IN PICTURES: Danish PM visits Sierra Leone

On Helle Thorning-Schmidt's landmark trip to an Ebola treatment centre in Sierra Leone, she met with Danish workers and Ebola survivors.

IN PICTURES: Danish PM visits Sierra Leone
PM Helle Thorning-Schmidt at an Ebola treatment centre. Photo: Nils Meilvang/Scanpix
Prime Minister Helle Thorning-Schmidt arrived in Sierra Leone on Monday as the first Western leader to visit the country since it was hit by a deadly Ebola outbreak.
Thorning-Schmidt met with Danish health workers in the town of Port Loko and paid a visit to a Danish transport ship used to bring UN vehicles into Sierra Leone, Liberia and Guinea.
During her time at the Ebola treatment centre, the Danish PM had to undergo compulsory temperature checks and wear a full-body protective suit to guard her from the virus. 
“On Monday I was in Sierra Leone to visit our workers in the fight against Ebola. They are on a dangerous assignment. Therefore it is so great that the efforts of our nurses, doctors, bio-analysts and emergency personnel is working. We should be proud of them,” Thorning-Schmidt wrote on Facebook.
“When you put on their special security uniform, you get an understanding for how hard it must be to work in it,” she added.

The PM also met with at least one local Ebola survivor. 
“I also met 16-year-old Isatu, who survived Ebola. Now she is waiting to begin school,” horning-Schmidt wrote on Facebook, where she posted a picture of herself with the Sierra Leone teen.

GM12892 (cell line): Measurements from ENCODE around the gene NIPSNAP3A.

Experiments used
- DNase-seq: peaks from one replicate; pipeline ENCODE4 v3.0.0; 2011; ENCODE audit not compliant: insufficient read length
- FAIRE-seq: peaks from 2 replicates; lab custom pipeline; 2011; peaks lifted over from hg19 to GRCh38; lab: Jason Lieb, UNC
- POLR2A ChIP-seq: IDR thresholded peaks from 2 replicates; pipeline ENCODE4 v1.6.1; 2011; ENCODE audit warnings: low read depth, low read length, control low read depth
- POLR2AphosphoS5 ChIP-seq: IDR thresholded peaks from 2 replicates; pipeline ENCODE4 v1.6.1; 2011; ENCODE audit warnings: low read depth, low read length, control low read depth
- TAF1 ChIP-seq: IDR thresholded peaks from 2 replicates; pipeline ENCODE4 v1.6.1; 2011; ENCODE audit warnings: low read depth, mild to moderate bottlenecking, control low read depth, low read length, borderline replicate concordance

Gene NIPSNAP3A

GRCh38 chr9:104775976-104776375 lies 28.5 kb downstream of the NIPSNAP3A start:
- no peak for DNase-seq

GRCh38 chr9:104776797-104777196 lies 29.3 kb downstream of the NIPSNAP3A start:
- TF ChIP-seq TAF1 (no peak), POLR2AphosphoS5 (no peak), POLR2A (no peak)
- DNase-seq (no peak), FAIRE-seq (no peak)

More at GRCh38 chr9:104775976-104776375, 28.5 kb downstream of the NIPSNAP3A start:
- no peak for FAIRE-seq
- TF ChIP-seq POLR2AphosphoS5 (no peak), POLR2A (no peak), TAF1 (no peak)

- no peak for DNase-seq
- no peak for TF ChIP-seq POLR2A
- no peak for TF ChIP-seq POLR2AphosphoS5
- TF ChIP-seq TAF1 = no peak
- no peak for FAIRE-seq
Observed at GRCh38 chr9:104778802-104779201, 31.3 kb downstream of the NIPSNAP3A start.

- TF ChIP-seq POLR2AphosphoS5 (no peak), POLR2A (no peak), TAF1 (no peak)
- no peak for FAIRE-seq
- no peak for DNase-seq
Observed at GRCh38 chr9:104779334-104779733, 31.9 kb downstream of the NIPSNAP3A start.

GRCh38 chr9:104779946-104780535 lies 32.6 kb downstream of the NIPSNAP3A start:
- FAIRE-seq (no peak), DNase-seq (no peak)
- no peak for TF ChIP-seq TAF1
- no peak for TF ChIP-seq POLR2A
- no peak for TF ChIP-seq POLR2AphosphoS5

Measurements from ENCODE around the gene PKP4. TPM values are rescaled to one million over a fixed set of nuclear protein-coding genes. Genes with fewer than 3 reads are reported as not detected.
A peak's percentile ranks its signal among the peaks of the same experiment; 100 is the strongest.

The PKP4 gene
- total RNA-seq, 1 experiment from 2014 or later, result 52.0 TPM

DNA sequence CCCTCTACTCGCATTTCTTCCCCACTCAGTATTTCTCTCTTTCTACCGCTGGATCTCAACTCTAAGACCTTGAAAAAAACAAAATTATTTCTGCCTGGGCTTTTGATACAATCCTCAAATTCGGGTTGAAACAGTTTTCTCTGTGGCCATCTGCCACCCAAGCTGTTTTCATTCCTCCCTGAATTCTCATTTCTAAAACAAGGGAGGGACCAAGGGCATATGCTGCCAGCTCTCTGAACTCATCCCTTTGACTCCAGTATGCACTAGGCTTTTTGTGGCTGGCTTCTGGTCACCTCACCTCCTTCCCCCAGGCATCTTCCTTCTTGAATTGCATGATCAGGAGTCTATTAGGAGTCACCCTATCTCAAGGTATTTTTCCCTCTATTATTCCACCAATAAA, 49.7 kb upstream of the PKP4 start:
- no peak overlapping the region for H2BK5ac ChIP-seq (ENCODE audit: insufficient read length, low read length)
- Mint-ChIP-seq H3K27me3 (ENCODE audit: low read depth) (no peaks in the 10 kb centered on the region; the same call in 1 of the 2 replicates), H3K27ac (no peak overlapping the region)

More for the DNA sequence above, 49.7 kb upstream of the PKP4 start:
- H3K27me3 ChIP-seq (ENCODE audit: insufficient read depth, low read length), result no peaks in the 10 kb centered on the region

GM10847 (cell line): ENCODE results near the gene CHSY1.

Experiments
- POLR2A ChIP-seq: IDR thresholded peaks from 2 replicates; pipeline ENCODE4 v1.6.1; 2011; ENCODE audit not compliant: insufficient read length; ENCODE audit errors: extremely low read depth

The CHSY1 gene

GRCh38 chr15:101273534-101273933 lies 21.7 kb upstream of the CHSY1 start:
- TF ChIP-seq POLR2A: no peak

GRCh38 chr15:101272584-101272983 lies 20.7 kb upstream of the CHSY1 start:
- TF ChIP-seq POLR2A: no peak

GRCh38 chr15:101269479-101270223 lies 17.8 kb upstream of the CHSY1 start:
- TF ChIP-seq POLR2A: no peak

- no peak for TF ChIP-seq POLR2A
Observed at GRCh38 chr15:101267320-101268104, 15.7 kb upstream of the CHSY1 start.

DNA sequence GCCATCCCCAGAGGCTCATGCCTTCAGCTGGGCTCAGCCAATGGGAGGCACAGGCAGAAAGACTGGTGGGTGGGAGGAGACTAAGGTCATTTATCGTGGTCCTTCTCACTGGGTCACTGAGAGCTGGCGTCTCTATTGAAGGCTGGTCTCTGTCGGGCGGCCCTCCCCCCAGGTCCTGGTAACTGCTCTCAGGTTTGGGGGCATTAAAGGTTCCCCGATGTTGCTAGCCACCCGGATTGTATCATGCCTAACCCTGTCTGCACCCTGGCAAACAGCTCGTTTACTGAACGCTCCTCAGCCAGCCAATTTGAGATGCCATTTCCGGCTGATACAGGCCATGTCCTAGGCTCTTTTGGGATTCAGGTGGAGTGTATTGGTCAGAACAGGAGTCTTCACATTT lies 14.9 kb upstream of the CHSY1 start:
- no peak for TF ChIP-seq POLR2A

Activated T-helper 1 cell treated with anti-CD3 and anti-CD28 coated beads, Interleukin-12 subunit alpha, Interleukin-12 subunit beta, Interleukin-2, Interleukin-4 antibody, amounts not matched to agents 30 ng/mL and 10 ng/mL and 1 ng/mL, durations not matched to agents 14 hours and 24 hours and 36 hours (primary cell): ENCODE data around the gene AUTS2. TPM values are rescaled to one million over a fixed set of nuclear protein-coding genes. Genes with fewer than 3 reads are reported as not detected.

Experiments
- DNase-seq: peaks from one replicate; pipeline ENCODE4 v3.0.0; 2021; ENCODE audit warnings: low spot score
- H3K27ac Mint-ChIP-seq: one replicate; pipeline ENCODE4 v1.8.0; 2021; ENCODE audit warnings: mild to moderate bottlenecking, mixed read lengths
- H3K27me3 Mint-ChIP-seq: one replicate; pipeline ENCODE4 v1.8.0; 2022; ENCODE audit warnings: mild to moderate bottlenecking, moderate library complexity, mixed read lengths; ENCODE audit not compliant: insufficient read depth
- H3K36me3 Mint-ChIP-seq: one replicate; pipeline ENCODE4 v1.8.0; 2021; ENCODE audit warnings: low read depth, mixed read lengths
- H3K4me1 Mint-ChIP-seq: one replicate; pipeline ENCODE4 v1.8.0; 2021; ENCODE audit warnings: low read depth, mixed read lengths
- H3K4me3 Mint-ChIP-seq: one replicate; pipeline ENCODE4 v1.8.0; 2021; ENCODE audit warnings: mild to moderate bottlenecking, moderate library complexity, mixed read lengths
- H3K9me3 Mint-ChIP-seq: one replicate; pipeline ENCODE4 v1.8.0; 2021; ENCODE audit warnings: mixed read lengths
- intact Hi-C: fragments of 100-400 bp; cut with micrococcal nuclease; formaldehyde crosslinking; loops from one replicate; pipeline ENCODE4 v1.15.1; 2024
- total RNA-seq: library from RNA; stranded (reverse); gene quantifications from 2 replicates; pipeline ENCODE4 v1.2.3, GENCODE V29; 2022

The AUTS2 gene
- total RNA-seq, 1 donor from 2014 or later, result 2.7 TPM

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Ebola tests sold to Denmark recalled

The US Food and Drug Administration said that Ebola kits sent to Denmark and other countries could result in "life-threatening" false positives.

Ebola tests sold to Denmark recalled
Photo: Colourbox
US regulators have issued an international recall for a 10-minute Ebola blood test made by a California-based company, saying it has not been proven to work and could put lives at risk.
"A recall has been issued for the LuSys Laboratories, Inc., Ebola Virus One-Step Test Kits because the FDA has not cleared or approved the kits for use or sale," said the Food and Drug Administration in a statement emailed to reporters on Thursday.
"The results obtained from these test kits have not demonstrated to be accurate and should not be used as in vitro diagnostic tests for Ebola infection."
The recall was initially issued in mid-March and applies to test kits exported to Denmark, Sierra Leone and Canada between October 2014 and January 2015.
The FDA did not say how many tests were sent out.
The recall is described as a Class I, "the most serious type of recall and involve(s) situations in which there is a reasonable probability that use of these products will cause serious adverse health consequences or death," the FDA said.
"A false positive result may be life-threatening by potentially placing the patient in an isolation cohort with Ebola-infected patients."
Contacted by AFP, a company representative in San Diego said early trials have shown the test to be 86 percent accurate.
The problem with the FDA came down to a labeling error, he said. The equipment had not been properly labeled "for research purposes only."